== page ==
By Alexander McCall Smith
Paperback, 361 pages
2014, Anchor Books
Emma Woodhouse has grown up on her father’s large estate, complete with a governess. She’s just finished school and decided to start her own interior design business, but finds herself more interested in the doings of her friends and neighbors. She starts with her governess, Ms. Taylor and after taking credit for successfully fixing her up with family-friend Mr. Weston, Emma decides matchmaking is her new business. She begins sticking her nose into everyone’s business and soon learns that they don’t view her as helpful, but rather meddling and snobby.
I’m now all caught up on the books in this modern Austen project and I’m satisfied with how they’ve all turned out. Despite each novel having its own author and varied voices, I still think they have all captured the spirit of Jane Austen’s novels and feel like a series that belongs together.
Smith’s Emma stands out as more of a spoiled, meddling, brat than the original (though I didn’t dislike her and was naturally excited to see her character growth) and I think that’s because our modern language and times allow her character to be depicted more bluntly. As a result, I think her change of heart and her efforts at self-improvement stand out more as well.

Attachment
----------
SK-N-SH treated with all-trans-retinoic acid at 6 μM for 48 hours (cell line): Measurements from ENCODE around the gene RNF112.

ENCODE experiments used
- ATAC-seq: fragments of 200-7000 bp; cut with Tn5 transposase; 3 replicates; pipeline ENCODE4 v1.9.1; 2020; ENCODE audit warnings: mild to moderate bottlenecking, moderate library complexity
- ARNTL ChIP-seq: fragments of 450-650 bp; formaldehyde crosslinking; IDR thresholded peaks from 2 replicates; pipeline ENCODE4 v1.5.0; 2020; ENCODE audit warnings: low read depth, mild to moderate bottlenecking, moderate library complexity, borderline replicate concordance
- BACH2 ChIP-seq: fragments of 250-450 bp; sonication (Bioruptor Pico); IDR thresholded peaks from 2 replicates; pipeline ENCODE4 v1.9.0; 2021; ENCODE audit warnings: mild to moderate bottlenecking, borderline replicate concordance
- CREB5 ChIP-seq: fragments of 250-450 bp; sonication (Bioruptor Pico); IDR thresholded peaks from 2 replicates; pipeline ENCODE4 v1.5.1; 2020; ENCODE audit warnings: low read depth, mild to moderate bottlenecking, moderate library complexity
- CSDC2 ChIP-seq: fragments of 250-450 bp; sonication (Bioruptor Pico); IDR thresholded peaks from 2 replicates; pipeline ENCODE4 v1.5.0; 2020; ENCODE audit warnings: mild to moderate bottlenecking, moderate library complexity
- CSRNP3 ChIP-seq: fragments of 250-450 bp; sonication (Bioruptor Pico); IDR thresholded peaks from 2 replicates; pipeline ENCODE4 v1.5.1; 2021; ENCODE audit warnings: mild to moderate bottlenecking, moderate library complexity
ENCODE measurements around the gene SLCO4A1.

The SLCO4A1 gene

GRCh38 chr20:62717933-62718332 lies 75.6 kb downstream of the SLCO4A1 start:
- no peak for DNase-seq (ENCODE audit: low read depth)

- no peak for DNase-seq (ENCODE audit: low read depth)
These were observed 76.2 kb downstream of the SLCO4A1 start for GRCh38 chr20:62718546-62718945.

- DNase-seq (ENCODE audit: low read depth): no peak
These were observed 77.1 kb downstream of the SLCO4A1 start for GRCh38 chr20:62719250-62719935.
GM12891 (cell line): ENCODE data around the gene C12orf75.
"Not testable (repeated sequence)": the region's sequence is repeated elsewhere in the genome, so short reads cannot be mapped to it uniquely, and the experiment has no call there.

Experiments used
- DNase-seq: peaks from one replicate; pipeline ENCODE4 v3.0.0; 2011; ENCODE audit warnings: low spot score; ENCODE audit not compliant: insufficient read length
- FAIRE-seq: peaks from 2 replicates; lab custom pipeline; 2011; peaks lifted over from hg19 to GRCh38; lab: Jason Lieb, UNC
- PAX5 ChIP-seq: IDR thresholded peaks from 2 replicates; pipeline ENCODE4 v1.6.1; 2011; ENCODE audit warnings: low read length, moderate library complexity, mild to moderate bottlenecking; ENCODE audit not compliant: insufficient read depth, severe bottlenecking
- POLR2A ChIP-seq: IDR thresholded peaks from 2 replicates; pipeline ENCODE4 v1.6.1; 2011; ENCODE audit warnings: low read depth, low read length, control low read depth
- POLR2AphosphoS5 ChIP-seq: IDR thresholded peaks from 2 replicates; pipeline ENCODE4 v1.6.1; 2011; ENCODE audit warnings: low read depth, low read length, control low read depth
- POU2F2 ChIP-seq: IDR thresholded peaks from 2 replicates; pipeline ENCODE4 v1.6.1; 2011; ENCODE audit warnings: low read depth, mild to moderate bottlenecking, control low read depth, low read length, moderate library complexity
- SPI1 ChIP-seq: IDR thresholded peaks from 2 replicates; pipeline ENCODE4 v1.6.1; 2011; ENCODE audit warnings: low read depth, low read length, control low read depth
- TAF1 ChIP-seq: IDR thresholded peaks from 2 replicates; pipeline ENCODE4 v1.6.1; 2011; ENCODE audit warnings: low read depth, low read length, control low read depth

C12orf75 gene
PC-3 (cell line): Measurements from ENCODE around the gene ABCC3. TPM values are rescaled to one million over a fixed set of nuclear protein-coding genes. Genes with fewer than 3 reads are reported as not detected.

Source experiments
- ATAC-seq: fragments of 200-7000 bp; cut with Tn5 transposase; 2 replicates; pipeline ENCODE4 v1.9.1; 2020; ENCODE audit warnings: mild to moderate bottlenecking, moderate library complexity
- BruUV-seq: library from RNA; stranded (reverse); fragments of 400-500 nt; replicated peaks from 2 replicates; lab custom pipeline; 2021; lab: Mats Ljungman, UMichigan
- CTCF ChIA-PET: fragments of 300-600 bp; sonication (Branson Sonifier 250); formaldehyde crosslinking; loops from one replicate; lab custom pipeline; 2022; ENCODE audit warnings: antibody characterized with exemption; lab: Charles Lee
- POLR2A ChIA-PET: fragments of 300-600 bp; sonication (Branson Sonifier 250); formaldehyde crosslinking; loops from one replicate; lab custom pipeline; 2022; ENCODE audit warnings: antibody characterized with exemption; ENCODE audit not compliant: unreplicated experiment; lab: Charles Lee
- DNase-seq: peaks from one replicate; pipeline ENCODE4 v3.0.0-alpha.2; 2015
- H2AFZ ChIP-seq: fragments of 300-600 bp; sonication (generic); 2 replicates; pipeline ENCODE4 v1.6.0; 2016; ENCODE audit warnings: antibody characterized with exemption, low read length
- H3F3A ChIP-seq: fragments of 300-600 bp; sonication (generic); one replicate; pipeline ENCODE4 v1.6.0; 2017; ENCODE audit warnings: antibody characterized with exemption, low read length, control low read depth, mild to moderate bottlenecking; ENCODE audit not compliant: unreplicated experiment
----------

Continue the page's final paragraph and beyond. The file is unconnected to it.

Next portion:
Mr. Woodhouse is a charming hypochondriac and his constant worries about the air quality of London (where Emma’s sister resides with her husband and growing brood) and the evils of microbes had me chuckling. George Knightley was less developed than I would have expected however; he doesn’t play a large part in Emma’s life until the latter part of the novel and I had been hoping for a bit more of a build-up in regards to their relationship.
The ending wrapped up a little too quickly for my liking, but overall this was a cute, contemporary take on the classic. As with the others, I recommend it if you enjoy Jane’s work – really, if you haven’t read any of her work, these modern adaptations might be right up your alley, to give you a feel for her stories without the potential intimidation of an older writing style.
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